National Quantum Mission

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Context: Union Cabinet has approved the National Quantum Mission (NQM) at a cost of Rs 6,003.65 crore. The mission will have defined milestones that are expected to be achieved over the course of eight years (2023-24 to 2030-31).

Quantum Technology

  • Quantum computers utilise the principles of quantum mechanics to perform certain types of computations much faster than classical computers.
    • Quantum mechanics is a theory in physics that deals with the behaviour of matter and energy at the most fundamental level (at the scale of atoms and subatomic particles).
  • Classical computers process information using bits, which are either 0 or 1, whereas quantum computing uses quantum bits, or qubits, which can be in a superposition of both 0 and 1 states at the same time. This property of superposition allows quantum computers to perform certain types of calculations much faster than classical computers.
  • The power of a quantum computer scales exponentially with the number of qubits, unlike classical computers, which scale linearly with the number of bits.
  • The principle is used in semiconductors, lasers, Blu-ray, transistors, mobile phones, USB drives, MRI, electron microscopes, and even the basic light switch. 
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Major Highlights of the Mission 

  • The new mission targets developing 20-50 physical ‘qubits’ in three years, 50-100 physical qubits in five years and intermediate-scale quantum computers with 50-1,000physical qubits in 8 years.
    • In classical computing, the smallest and most basic unit of information that can be processed and stored is called a ‘bit’.
    • In quantum computing, the basic unit of information is called a ‘qubit’.
  • Some of the deliverables of the Mission are:
    • Developing satellite-based secure quantum communications between ground stations over a range of 2,000 kilometres within India
    • long-distance secure quantum communications with other countries
    • inter-city quantum key distribution over 2000 km
    • multi-node quantum network with quantum memories.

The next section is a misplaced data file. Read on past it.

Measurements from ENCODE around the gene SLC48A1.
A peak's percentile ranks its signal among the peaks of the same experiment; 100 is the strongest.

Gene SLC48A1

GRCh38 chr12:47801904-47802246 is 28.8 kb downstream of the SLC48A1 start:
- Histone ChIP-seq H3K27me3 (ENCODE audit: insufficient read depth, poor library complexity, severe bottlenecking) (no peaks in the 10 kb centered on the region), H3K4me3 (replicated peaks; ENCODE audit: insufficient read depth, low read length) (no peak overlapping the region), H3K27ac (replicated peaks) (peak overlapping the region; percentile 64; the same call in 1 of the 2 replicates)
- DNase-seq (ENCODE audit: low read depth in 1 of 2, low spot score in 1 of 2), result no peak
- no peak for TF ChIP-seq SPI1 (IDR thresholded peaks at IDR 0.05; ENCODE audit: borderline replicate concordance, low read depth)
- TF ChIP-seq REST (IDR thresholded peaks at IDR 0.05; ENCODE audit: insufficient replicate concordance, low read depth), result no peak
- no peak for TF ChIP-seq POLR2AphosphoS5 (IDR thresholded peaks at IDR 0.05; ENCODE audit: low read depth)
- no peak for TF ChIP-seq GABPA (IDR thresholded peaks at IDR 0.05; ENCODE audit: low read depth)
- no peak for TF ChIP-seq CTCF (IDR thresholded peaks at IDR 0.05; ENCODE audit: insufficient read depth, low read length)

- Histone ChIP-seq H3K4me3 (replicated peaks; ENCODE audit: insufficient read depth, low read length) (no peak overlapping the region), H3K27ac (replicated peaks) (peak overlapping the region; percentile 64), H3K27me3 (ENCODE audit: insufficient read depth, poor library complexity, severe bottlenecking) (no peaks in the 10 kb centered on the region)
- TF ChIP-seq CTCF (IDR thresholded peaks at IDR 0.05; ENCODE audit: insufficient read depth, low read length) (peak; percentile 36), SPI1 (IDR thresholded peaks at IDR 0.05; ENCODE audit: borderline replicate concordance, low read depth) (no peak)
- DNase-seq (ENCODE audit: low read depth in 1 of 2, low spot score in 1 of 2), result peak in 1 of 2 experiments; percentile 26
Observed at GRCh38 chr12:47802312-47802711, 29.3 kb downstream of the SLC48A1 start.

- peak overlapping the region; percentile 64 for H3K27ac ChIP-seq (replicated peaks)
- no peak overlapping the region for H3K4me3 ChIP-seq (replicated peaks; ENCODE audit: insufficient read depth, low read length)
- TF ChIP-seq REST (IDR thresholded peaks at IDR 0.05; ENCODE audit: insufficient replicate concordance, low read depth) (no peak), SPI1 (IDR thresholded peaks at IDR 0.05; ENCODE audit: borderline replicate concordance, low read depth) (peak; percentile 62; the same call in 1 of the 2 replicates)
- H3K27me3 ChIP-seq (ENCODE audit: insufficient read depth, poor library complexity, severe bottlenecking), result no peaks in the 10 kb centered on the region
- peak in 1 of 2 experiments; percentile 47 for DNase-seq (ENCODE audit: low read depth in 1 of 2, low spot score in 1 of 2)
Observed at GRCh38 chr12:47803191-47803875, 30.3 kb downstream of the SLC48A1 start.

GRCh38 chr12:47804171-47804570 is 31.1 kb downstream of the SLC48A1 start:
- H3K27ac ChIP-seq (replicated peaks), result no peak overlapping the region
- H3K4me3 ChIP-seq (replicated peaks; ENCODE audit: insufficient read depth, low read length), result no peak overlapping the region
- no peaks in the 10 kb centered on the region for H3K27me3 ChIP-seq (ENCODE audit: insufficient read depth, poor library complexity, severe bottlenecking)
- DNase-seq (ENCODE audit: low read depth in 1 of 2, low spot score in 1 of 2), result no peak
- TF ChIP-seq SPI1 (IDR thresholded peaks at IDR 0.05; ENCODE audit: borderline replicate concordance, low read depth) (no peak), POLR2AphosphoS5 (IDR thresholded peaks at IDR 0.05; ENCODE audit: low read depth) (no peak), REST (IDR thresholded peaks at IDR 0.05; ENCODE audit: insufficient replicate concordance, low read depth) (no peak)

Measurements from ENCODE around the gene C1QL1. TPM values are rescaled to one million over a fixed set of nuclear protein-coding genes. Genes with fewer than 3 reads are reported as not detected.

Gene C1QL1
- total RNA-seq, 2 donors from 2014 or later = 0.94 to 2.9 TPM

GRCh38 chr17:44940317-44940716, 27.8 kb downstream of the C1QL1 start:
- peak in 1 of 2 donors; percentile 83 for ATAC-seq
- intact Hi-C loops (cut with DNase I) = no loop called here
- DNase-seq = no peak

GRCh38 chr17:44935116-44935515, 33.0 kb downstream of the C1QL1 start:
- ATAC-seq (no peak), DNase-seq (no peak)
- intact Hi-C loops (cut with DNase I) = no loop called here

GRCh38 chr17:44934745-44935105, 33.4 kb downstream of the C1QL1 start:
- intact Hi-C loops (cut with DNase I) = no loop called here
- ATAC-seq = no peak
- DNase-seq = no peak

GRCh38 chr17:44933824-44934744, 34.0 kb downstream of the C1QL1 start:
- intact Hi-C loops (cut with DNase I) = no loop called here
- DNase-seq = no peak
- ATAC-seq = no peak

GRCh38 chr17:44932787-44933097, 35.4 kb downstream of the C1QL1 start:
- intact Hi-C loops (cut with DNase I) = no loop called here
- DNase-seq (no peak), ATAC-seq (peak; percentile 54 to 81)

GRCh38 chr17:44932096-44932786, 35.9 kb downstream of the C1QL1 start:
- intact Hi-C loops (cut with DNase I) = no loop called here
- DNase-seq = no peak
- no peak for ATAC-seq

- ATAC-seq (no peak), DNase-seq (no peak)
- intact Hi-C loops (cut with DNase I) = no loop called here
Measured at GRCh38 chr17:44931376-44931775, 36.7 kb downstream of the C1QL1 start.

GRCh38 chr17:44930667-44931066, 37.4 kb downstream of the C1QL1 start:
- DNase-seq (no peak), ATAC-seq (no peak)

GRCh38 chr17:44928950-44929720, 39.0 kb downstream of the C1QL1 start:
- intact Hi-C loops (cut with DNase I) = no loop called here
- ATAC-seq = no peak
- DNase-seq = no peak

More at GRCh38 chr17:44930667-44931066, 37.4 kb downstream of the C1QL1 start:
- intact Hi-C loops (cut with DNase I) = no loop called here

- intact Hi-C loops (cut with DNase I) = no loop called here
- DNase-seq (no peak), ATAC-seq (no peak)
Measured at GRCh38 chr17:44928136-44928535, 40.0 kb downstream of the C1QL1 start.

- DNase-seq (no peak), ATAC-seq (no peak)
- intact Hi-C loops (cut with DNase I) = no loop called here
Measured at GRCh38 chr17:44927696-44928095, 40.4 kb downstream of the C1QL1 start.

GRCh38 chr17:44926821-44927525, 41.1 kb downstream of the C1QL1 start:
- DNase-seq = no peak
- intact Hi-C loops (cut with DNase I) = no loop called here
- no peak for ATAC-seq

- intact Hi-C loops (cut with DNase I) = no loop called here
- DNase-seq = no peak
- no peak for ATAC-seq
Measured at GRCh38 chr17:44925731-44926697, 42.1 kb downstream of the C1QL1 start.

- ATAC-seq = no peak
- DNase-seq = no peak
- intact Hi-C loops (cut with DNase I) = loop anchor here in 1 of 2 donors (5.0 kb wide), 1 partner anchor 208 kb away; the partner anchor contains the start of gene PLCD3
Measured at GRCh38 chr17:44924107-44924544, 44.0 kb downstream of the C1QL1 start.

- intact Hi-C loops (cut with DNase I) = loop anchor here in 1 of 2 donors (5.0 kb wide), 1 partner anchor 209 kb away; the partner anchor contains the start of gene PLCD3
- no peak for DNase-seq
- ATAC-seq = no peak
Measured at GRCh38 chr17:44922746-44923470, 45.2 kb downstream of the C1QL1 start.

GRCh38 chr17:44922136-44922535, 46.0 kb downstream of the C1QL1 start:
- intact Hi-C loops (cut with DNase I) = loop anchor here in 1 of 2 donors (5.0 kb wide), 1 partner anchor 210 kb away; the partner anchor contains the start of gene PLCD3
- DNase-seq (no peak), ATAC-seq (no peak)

• The mission will help develop magnetometers with high sensitivity in atomic systems, and atomic clocks for precision timing, communications and navigation.
  • It will support the design and synthesis of quantum materials such as superconductors, novel semiconductor structures and topological materials for the fabrication of quantum devices. 
  • Single photon sources/detectors, and entangled photon sources will also be developed for quantum communications, sensing and metrological applications.
  • Four Thematic Hubs (T-Hubs) would be set up in top academic and National R&D institutes on the domains of ‘quantum computing’, ‘quantum communication’, ‘quantum sensing and metrology’ and ‘quantum materials and devices’.
    • The hubs will focus on the generation of new knowledge through basic and applied research as well as promote R&D in areas that are mandated to them.


  • Qubits are extremely delicate and prone to errors, and increasing the number of qubits while maintaining their stability is a major challenge in the development of quantum computers.


  • Presently, only six countries — the US, Finland, Austria, France, China and Canada — have some capability in this domain. The mission will bring India to the forefront along with them.
  • It will accelerate the development of Quantum Technologies & Applications and technology-led economic growth in the country. 
  • It would greatly benefit communication, health, financial and energy sectors as well as drug design, and space applications.
  • It will provide a huge boost to “national priorities” like ‘Digital India’, ‘Make in India’, ‘Skill India’, ‘Stand-up India’, ‘Startup India’, ‘Self-reliant India’ and Sustainable Development Goals.
  • The technology will secure the country’s defence communication but also act as a deterrent, preventing the attempt to hack into India’s communication networks.

India’s quantum mission

  • India’s quantum mission has been in the works since 2018, when the Department of Science & Technology put out a call for proposals on projects related to the field of quantum computing.
  • QuEST (Quantum-Enabled Science & Technology) falls under the department’s Interdisciplinary Cyber-Physical Systems (ICPS) division. 

Practise Question

Q. Consider the following statements with reference to Quantum Computers:

1. Quantum computing calculates with qubits which can represent either 0 or 1.

2. The power of quantum computing increases exponentially in proportion to the number of qubits.

3. It is relatively easier to maintain the stability of qubits by increasing the number of qubits.

Which of the statements given above is/are correct?

    1. 1 and 3 only

    1. 2 only

    1. 2 and 3 only

    1. 1, 2 and 3

Answer: (b) 

Source: The Hindu

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